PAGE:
The house lights go down. They move to their seats. The stage lights blaze. And there they are—five women. Each beautiful in her own way. Each unique. And yet, in these five women, by the end of Love, Loss, and What I Wore, the audience meets all women. Beautifully written by superstar sisters Nora and Delia Ephron based on a book by Ilene Beckerman, the story of women and their love/hate relationships with clothes would seem on first blush to be a rather shallow one, but it is, in fact, the exact opposite. Subtly interpreted for the Actors Guild of Parkersburg by director Barbara Full and fantastically performed by Full, Lisa Starcher Collins, Morgan Stubbe, Jaliyah Townsend, and Randi Wilson, this is a funny, sad, serious, tragic tale that every woman will relate to. Men should feel they are being given a treasured insight into the struggles women face daily, as symbolized by the clothing women wear and don’t wear and can’t wear and can’t stop wearing.

The play is more a sequence of visual and oral essays built around the frame of a series of drawings made by Gingy, played so well by Lisa Starcher Collins. The drawings are of clothing she wore as she grew up and then as an adult, with each piece of clothing attached to the memory of a major life event, such as the first dress her mother, played by Barbara Full, bought her; the dresses her father bought her for her thirteenth birthday, shortly after her mother died; her wedding dresses, and clothes she associates with the births of her children. In between, we meet women of all shapes and sizes and from all walks of life. Sometimes the vignettes are solo affairs while others incorporate two or three of the players. One of the best of the group scenes features Jaliyah Townsend, who fell in love with a man because of his cowboy boots. Her sisters, Wilson and Stubbe, hate the man and wish their sister could see how manipulative he is. Though there is cynical, almost sardonic humor throughout, probably the most overtly funny scenes are called “Clothes Lines,” in which all five actors talk about different aspects of the same topic, like bras, dressing rooms, the color black, and dressing like Madonna.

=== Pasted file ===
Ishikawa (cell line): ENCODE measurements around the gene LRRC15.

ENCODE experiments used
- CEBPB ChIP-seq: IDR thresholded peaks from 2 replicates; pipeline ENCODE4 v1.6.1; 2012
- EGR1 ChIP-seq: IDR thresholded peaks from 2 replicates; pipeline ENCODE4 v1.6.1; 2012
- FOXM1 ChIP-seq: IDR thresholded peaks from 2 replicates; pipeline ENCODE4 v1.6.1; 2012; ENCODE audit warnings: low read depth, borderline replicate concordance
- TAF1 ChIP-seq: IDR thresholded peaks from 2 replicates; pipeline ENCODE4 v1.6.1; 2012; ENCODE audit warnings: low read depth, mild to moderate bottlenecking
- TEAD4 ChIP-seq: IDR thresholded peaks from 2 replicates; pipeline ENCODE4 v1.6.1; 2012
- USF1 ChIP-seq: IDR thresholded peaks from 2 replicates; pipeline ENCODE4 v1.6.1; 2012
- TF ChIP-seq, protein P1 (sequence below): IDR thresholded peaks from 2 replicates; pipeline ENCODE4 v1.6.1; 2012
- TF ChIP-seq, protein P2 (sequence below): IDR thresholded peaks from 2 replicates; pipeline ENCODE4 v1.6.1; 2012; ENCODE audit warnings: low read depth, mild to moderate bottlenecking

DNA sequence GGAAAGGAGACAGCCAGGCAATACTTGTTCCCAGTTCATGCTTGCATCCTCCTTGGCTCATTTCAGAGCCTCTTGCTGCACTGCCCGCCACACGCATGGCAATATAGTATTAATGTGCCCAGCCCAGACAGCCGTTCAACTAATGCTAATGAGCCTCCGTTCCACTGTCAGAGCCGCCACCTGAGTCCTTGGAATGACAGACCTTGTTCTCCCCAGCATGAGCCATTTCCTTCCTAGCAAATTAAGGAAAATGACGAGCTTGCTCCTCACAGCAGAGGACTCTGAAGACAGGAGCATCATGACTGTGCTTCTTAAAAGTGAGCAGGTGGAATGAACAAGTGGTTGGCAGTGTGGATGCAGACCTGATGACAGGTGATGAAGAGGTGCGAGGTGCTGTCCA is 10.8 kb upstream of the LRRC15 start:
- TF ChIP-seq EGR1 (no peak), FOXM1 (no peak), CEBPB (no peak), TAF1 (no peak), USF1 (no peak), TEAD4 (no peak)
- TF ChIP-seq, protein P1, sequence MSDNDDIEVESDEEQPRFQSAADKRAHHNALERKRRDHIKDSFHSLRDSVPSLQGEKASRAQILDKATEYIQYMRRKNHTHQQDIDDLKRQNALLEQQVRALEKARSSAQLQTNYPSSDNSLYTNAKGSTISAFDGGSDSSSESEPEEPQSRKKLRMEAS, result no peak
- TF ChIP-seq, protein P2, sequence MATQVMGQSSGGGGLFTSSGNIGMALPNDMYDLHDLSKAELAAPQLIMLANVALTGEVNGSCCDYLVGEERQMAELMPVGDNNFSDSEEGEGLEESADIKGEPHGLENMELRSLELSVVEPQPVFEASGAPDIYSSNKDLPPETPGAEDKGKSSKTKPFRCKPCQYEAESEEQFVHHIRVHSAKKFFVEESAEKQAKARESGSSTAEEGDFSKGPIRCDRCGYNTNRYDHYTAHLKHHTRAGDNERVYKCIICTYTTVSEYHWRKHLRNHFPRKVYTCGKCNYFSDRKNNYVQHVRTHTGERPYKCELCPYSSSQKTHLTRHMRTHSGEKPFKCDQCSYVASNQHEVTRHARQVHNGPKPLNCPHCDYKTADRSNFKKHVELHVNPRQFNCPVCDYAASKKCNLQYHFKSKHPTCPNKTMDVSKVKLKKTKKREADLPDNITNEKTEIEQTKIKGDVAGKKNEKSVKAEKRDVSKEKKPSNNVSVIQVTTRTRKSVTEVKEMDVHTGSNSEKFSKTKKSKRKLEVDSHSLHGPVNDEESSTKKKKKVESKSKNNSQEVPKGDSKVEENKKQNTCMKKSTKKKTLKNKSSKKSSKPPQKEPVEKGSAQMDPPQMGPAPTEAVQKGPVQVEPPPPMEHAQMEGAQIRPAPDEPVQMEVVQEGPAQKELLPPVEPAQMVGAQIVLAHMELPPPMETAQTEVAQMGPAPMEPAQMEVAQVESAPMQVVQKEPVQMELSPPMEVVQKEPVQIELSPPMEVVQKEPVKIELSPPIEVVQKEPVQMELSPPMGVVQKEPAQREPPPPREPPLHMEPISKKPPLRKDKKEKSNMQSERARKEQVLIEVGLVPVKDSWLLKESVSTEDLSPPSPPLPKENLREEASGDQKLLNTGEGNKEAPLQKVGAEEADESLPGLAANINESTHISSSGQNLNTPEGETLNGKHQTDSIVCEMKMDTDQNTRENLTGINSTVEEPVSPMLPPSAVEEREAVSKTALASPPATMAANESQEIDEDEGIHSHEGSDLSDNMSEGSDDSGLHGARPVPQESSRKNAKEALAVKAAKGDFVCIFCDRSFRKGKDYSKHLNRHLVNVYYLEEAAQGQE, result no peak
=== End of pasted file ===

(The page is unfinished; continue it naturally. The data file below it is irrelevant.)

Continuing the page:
While some of the stories are indeed humorous, others are quite sad, especially one in which a woman tells of removing miniskirts from her wardrobe in response to being raped, and others that depict memories of divorce and loss of loved ones. One particularly poignant scene featuring Randi Wilson and Morgan Stubbe is both happy and sad in that the two convey memories of clothes that are attached to each person’s wedding. Wilson’s family is not supportive of her because she is marrying another woman. Stubbe’s family, though, is over the moon with excitement and even help her pick out the perfect dress.

Performed in reader’s theater style, each actor portrays multiple characters and there is not a single scene that isn’t spot on. The timing and chemistry between the women are simply terrific. It is obvious this is a labor of love for the entire cast. One of the things that is particularly effective is that it does not appear any thought is given at all to matching the women to the physical descriptions that are given. This is partly because the actors all play various women of various ages and races, but it seems another reason behind this choice is to illustrate that they are each depicting, to a great degree, the experiences of all women. This is illustrated poignantly at the end of the show when Gingy expresses surprise that anyone would want to publish her book of illustrations and family observations, as it was all her personal memories and feelings. But when the book becomes wildly popular, she realizes that, though they are primarily her stories, they are also the stories of all women.

You will love this show if you’re a woman or love a woman or even just know a woman. It is a great show presented by some amazingly talented people. So, get your tickets soon by going to the Guild’s website, but don’t wait—there are only three performances, two evening shows on Friday and Saturday, April 16 and 17 at 8:00 pm and one matinee on Sunday, April 18 at 2:30 pm. Tickets will be at an even greater premium due to COVID-related seating limitations, which makes it all the more important that you get your seats now. You’ll be glad you did.